Cape Sarichef is located at the southwestern end of Unimak Island, at the northwestern entrance to Unimak Pass on the Bering Sea coast, and on the northwest flank of Pogromni Volcano, about 80 miles (129 km) northeast of Dutch Harbor and 63 miles (101 km) west-southwest of False Pass, Alaska. The Aleut name for this point is Kakatkhusik based on a publication by Father Ivan Evseyevich Popov-Veniaminov in 1840. This name may be derived from the word “qakatikuqing” which according to Richard H. Geoghegan means “to grow dry”. Cape Sarichef was named in 1816 by explorer Otto von Kotzebue of the Imperial Russian Navy for Vice Admiral and Hydrographer Gavrila Andreivich Sarychev who explored the Arctic in 1787 and later served under Commodore Joseph Billings during explorations of the Bering Sea and Alaska in 1790-92. Sarychev compiled an atlas entitled “Atlas of the Northern Part of the Pacific Ocean” that was published in 1826. The only structures currently at Cape Sarichef are an active navigation aid colocated with an abandoned U.S. Coast Guard LORAN Station. On a ridge about 2 miles (3.2 km) east-southeast from the cape are the remains of a massive Cold War-era Cape Sarichef Air Force Station, a Defense Early Warning Line facility.
The historical lighthouse at Cape Sarichef was the most westerly and most isolated lighthouse in North America. The current unmanned light marks the northwest entrance to Unimak Pass, the main shipping passage through the Aleutian Islands along the great circle route between North American and Asia. The original light station was built in 1903 and consisted of a wooden tower on an octagonal building, 45 feet (14 m) high and 126 feet (38 m) above the sea, and was first used on July 1, 1904. The lighthouse was known for its extreme isolation, which precluded regular resupply. Mail and supplies were not received for months at a time because of the notoriously bad weather, sea ice, and a hazardous beach landing. From August 1912 to June 1913, the lighthouse received no supplies at all. Because of these working conditions, civilian lightkeepers got one full year off every 4 years of service. In 1921, radiotelephone transmitting and receiving stations were installed by the U.S. Navy at Cape Sarichef and Scotch Cap Light Stations, only 16 miles (26 km) apart, allowing the lightkeepers to communicate with each other and with ships at distances of up to 165 miles (266 km). Both stations also exchanged messages with the naval radio station at Dutch Harbor. When a supply boat landing was impossible at Cape Sarichef, the boat was instructed by radiotelephone or encoded message to land at Scotch Cap. The mail and urgent supplies were then sent overland by one of the keepers. In 1946, a tsunami destroyed the lighthouse at Scotch Cap. In 1950, the Cape Sarichef light station was rebuilt with a short hexagonal tower placed at one end of the existing fog signal building. A LORAN transmitting station was added to help ships and aircraft obtain an accurate position. A crew of 21 men each served a one-year tour of duty at the LORAN station. In 1979, the facility was discontinued including the termination of the LORAN, fog signal, and lighthouse. A steel skeleton tower was erected adjacent to the old tower with a new automated light.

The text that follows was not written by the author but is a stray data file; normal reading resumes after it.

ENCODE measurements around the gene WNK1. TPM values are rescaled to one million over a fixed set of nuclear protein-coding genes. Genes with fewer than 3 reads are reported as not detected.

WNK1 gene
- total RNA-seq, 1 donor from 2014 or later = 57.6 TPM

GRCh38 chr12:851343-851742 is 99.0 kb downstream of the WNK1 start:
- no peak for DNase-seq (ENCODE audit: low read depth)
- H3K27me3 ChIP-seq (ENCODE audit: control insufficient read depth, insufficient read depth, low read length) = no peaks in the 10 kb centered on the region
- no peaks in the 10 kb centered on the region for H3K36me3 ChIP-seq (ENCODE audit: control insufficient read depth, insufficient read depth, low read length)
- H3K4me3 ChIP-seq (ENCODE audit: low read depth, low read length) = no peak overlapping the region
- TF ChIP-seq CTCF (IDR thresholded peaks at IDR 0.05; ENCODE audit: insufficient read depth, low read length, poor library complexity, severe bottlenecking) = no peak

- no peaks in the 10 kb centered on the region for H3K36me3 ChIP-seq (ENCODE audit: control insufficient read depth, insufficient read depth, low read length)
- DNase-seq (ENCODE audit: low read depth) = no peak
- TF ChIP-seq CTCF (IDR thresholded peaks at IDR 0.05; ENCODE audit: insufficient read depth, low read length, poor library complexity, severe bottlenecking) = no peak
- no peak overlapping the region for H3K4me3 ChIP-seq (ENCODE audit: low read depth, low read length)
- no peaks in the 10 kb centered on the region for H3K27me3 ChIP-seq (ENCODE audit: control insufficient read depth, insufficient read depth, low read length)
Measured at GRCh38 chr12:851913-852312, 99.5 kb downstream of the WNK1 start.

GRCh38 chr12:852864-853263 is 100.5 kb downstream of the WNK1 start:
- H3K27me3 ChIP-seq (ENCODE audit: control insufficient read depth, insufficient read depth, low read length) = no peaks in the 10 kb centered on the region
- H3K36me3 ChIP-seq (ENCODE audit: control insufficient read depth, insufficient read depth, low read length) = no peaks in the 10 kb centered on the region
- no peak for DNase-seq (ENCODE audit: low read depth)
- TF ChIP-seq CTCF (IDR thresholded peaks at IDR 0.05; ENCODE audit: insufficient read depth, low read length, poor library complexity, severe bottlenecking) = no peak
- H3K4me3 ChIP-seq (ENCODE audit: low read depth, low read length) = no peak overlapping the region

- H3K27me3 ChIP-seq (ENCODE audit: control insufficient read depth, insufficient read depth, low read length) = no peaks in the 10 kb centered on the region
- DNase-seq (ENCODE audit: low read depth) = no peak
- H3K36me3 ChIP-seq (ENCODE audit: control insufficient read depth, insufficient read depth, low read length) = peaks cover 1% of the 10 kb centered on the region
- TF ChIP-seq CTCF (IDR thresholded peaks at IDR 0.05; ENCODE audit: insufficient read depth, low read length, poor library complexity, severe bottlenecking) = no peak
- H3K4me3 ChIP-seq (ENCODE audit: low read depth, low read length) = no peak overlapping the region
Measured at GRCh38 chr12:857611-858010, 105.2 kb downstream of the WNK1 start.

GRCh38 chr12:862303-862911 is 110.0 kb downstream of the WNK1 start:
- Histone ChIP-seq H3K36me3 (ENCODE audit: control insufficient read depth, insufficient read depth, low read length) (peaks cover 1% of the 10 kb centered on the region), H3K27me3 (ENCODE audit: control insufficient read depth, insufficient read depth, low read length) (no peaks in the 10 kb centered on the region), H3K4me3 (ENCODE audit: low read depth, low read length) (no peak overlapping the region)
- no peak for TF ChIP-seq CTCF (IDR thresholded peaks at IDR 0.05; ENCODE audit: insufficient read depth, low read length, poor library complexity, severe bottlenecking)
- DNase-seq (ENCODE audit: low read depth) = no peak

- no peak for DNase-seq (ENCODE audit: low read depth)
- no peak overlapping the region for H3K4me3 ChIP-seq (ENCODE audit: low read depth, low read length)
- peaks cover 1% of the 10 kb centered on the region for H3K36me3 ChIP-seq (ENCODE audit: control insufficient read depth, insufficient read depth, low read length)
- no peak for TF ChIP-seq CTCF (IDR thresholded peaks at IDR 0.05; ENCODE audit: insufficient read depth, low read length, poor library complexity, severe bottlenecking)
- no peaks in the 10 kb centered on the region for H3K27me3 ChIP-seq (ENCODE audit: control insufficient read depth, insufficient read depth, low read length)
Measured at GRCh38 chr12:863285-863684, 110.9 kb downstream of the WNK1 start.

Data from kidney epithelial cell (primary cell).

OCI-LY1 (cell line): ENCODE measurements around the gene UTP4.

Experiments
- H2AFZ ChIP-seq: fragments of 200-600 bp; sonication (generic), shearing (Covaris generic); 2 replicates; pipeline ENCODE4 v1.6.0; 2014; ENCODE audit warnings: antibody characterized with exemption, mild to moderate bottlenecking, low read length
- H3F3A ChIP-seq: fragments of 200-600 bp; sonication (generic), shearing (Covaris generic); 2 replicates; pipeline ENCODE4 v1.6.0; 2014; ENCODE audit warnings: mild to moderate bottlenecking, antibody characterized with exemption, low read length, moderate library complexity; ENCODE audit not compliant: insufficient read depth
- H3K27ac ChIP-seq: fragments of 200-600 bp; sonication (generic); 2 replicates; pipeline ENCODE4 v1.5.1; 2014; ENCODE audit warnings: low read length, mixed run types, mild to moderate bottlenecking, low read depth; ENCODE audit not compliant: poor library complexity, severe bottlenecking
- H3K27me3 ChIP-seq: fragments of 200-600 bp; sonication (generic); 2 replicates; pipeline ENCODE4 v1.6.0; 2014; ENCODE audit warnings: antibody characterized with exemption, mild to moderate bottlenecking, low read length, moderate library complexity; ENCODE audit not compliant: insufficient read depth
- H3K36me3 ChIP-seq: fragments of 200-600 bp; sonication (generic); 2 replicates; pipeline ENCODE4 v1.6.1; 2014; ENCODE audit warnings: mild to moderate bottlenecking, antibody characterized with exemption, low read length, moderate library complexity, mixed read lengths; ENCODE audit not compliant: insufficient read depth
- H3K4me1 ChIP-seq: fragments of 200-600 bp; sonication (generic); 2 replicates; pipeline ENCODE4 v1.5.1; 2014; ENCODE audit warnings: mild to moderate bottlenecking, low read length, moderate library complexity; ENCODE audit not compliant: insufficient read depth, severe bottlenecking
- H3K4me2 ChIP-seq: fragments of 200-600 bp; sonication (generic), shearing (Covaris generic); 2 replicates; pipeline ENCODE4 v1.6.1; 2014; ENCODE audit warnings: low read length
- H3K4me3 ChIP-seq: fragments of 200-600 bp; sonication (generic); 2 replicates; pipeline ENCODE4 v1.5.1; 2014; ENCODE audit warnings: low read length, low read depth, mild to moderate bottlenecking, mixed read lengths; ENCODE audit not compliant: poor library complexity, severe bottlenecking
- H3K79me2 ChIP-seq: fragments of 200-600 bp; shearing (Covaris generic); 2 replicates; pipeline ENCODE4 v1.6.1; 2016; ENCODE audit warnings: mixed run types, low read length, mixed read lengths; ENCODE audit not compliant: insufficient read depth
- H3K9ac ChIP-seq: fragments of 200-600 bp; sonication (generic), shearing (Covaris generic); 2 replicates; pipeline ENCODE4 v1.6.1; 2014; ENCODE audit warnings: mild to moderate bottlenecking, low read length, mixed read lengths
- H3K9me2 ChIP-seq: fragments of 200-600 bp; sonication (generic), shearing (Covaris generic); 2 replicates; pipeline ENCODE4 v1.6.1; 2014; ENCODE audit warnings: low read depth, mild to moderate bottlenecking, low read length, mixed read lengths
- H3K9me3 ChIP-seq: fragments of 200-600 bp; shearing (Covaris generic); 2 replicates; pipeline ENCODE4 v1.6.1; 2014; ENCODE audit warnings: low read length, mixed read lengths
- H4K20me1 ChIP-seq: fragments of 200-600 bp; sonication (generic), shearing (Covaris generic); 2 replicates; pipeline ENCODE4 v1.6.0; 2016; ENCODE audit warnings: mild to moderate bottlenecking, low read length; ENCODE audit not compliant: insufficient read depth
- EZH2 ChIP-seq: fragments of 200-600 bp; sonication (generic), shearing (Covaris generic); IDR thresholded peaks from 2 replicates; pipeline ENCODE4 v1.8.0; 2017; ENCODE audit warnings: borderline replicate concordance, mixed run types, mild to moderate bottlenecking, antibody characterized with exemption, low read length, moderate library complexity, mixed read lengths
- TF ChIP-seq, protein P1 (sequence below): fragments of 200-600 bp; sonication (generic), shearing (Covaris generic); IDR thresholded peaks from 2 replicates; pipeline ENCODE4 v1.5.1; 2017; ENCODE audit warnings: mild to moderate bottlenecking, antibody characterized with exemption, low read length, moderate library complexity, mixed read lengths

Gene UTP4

In 1958, the U.S. Air Force built a Distant Early Warning (DEW) Line facility at Cape Sarichef, one of 23 DEW Line stations in Alaska, 68 in Canada, 4 in Greenland, one in Iceland, and one in the Faroe Islands. This system of radar stations was established to detect incoming Soviet bombers during the Cold War, and provide early warning for a land based invasion. The radar station at Cape Sarichef was colocated with a White Alice communication facility on a ridge approximately 2 miles (3.2 km) inland from the cape and connected by road to the Coast Guard light station. A primitive road navigable by Weasel connected both stations to an airfield at Sennett Point with two gravel runways about 1.3 miles (2 km) southeast from the cape, one about 1900 feet (579 m) long and the other 3500 feet (1067 m) long. The DEW radar station was crewed by 25 men that kept constant watch on the Russian Siberian coast. The DEW station was closed in 1969, ownership of the site was transferred to the U.S. Fish and Wildlife Service, and is managed by the Alaska Maritime National Wildlife Refuge. As of 2019, site remediation is being managed by the State of Alaska. Read more here and here. Explore more of Cape Sarichef and Unimak Island here: